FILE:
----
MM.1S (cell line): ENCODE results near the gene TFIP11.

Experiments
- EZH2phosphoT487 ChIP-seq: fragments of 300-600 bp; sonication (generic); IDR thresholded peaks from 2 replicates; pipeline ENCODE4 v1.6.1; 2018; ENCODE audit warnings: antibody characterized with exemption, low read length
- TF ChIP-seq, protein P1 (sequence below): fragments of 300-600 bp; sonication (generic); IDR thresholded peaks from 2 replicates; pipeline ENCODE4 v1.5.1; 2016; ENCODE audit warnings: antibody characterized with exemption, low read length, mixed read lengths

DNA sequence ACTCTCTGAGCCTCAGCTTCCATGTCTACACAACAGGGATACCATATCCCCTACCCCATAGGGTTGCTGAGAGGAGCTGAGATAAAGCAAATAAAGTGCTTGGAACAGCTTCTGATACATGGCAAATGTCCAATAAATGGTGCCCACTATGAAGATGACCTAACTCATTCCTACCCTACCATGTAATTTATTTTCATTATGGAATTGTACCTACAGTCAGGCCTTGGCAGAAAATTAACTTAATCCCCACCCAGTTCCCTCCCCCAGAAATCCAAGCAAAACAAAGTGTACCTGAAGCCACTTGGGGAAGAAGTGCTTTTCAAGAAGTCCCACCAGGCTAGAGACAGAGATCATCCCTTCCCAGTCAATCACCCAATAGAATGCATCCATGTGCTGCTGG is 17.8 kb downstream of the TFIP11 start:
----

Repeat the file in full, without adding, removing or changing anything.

MM.1S (cell line): ENCODE results near the gene TFIP11.

Experiments
- EZH2phosphoT487 ChIP-seq: fragments of 300-600 bp; sonication (generic); IDR thresholded peaks from 2 replicates; pipeline ENCODE4 v1.6.1; 2018; ENCODE audit warnings: antibody characterized with exemption, low read length
- TF ChIP-seq, protein P1 (sequence below): fragments of 300-600 bp; sonication (generic); IDR thresholded peaks from 2 replicates; pipeline ENCODE4 v1.5.1; 2016; ENCODE audit warnings: antibody characterized with exemption, low read length, mixed read lengths

DNA sequence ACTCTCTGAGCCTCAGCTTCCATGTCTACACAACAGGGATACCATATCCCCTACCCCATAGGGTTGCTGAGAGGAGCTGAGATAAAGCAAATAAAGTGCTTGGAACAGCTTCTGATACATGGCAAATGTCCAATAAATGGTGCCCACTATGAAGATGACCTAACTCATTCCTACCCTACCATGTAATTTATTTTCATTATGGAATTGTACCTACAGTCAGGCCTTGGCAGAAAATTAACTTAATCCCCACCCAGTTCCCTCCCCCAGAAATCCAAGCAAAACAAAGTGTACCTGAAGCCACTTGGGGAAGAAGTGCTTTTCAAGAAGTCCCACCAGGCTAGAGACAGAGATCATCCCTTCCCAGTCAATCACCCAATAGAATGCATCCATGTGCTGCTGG is 17.8 kb downstream of the TFIP11 start: